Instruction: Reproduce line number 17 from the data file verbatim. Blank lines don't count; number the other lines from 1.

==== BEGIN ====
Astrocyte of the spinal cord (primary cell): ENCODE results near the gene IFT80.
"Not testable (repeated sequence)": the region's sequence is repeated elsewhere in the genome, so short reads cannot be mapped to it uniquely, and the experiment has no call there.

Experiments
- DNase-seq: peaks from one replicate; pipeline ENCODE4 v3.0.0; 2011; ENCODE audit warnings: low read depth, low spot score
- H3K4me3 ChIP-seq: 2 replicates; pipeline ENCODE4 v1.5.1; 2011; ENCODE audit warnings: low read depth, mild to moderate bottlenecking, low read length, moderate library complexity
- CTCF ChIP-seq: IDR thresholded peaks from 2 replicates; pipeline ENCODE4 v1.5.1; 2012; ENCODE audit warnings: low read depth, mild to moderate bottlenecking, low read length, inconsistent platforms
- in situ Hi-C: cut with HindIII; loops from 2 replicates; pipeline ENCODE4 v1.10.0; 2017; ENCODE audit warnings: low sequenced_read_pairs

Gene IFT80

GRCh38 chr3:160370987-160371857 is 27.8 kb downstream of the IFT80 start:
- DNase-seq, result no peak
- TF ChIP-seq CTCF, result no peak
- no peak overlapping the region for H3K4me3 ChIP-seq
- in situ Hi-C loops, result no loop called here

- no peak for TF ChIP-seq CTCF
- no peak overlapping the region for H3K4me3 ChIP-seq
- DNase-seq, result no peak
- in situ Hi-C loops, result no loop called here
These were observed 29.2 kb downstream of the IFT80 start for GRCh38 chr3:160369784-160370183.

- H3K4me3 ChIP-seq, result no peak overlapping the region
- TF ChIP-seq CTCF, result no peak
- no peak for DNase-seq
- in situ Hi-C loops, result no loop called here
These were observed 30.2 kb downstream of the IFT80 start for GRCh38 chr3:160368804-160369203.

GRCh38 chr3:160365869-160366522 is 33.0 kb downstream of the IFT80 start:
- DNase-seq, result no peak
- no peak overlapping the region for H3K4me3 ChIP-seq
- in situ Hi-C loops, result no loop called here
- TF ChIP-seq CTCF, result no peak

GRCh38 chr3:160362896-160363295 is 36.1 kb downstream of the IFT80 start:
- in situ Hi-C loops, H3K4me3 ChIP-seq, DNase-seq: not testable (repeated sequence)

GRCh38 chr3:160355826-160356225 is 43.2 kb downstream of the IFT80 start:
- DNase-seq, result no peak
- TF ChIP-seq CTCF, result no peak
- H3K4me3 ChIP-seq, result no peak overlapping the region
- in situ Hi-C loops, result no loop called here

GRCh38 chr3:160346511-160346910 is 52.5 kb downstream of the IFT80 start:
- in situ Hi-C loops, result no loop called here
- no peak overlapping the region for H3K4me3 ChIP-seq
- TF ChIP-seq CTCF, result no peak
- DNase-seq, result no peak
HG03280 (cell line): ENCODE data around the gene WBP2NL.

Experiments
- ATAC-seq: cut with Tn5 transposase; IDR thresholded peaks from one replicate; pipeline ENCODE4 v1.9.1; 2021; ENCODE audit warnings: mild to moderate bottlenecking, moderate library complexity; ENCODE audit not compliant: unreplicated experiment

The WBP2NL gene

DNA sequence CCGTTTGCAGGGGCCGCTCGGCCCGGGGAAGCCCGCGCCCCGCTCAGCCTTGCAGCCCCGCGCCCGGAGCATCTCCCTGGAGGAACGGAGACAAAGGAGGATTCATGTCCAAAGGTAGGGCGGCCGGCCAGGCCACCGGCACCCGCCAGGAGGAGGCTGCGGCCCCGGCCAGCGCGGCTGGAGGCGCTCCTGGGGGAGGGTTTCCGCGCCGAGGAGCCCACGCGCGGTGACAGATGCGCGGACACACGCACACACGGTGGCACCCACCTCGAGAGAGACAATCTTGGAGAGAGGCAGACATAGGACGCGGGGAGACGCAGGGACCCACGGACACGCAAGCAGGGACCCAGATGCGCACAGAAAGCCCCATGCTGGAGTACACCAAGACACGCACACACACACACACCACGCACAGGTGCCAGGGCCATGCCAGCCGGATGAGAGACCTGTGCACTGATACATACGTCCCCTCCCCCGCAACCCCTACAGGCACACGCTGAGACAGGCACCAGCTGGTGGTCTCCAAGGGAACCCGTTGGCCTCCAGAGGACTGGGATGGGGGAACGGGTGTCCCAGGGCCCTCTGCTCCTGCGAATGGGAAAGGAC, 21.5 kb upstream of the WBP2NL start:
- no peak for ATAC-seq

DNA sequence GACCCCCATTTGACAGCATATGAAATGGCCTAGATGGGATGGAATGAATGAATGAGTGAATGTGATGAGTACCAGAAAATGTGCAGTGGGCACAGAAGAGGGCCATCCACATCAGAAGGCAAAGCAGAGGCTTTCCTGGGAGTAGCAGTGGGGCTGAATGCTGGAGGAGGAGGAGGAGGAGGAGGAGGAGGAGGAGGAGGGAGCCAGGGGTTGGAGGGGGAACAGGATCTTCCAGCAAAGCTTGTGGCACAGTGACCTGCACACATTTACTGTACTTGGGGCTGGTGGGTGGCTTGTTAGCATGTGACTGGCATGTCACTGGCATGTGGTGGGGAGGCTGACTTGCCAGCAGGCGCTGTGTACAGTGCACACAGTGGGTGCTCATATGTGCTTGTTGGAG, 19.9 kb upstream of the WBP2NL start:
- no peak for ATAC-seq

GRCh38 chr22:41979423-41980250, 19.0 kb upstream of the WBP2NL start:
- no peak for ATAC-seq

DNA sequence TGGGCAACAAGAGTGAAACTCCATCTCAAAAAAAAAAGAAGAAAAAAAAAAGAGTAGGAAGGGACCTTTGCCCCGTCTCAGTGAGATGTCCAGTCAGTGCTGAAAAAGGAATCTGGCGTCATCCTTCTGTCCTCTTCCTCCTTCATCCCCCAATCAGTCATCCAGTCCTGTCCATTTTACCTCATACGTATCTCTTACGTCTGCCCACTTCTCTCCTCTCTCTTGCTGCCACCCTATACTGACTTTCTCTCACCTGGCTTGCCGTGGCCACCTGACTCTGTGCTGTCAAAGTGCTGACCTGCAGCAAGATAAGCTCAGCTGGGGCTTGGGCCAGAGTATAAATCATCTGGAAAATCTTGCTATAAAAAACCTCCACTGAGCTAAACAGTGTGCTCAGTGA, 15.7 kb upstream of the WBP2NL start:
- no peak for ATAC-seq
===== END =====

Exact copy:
- in situ Hi-C loops, result no loop called here